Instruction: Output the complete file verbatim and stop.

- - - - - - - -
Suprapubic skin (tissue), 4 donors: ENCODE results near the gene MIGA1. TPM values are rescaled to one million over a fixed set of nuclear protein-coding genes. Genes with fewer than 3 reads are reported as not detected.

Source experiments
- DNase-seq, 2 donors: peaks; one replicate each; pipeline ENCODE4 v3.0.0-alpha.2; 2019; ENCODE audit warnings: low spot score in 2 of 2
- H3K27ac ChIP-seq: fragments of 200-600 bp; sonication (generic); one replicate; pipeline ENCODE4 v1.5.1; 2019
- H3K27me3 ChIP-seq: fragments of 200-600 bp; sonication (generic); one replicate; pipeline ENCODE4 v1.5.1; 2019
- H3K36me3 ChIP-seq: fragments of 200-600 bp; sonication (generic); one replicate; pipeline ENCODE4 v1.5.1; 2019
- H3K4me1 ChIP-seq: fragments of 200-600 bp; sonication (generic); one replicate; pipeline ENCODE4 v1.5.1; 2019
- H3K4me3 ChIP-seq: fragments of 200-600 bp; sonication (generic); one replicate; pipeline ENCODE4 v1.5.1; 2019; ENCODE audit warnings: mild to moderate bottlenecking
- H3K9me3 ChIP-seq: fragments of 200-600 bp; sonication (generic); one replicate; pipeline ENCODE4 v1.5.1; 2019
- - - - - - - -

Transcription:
Suprapubic skin (tissue), 4 donors: ENCODE results near the gene MIGA1. TPM values are rescaled to one million over a fixed set of nuclear protein-coding genes. Genes with fewer than 3 reads are reported as not detected.

Source experiments
- DNase-seq, 2 donors: peaks; one replicate each; pipeline ENCODE4 v3.0.0-alpha.2; 2019; ENCODE audit warnings: low spot score in 2 of 2
- H3K27ac ChIP-seq: fragments of 200-600 bp; sonication (generic); one replicate; pipeline ENCODE4 v1.5.1; 2019
- H3K27me3 ChIP-seq: fragments of 200-600 bp; sonication (generic); one replicate; pipeline ENCODE4 v1.5.1; 2019
- H3K36me3 ChIP-seq: fragments of 200-600 bp; sonication (generic); one replicate; pipeline ENCODE4 v1.5.1; 2019
- H3K4me1 ChIP-seq: fragments of 200-600 bp; sonication (generic); one replicate; pipeline ENCODE4 v1.5.1; 2019
- H3K4me3 ChIP-seq: fragments of 200-600 bp; sonication (generic); one replicate; pipeline ENCODE4 v1.5.1; 2019; ENCODE audit warnings: mild to moderate bottlenecking
- H3K9me3 ChIP-seq: fragments of 200-600 bp; sonication (generic); one replicate; pipeline ENCODE4 v1.5.1; 2019